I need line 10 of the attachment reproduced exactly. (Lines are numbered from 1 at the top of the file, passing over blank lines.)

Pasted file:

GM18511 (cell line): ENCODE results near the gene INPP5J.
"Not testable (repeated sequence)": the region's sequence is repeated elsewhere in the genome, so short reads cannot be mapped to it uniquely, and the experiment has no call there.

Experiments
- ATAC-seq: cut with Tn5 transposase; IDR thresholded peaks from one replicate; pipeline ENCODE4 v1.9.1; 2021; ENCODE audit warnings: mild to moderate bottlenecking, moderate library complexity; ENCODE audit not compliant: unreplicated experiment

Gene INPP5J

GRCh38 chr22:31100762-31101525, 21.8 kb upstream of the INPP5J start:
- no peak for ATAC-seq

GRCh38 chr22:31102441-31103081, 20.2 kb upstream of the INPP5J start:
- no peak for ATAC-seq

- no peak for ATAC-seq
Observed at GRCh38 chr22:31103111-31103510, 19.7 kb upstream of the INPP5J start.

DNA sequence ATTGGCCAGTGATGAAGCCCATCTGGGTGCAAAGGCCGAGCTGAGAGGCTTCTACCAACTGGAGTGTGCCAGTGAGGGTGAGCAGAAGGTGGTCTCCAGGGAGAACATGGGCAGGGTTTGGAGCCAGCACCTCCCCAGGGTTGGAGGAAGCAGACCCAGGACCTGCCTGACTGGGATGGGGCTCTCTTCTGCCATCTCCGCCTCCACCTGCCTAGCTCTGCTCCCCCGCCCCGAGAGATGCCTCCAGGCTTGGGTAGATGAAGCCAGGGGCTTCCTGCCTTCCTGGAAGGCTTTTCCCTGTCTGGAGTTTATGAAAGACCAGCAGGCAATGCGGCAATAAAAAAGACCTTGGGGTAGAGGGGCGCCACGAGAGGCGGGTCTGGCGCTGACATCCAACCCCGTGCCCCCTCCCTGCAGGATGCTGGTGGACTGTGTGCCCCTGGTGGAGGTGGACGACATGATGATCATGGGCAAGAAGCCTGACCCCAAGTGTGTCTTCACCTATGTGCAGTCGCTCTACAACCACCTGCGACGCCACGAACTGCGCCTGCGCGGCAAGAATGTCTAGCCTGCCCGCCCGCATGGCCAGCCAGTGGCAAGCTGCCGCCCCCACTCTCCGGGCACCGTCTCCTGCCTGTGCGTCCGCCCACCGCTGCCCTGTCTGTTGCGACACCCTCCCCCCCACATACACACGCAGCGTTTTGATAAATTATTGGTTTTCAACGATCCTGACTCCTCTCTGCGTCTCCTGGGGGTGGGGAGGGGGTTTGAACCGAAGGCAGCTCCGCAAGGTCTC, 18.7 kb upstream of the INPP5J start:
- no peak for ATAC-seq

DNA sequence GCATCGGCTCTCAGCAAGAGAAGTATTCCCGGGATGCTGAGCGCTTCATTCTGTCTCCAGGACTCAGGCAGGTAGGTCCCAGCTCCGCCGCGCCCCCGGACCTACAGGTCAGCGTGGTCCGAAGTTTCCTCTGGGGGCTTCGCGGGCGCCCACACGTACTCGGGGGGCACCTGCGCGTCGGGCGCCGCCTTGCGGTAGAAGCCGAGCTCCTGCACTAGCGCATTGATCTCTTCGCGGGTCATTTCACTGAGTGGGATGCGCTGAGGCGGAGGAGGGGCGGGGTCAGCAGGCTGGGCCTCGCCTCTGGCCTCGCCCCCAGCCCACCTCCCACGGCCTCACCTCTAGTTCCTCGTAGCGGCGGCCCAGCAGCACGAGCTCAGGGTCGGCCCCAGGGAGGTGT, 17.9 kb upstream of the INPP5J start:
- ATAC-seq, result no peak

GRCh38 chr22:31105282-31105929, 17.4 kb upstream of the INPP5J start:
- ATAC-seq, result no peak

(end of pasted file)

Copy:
- no peak for ATAC-seq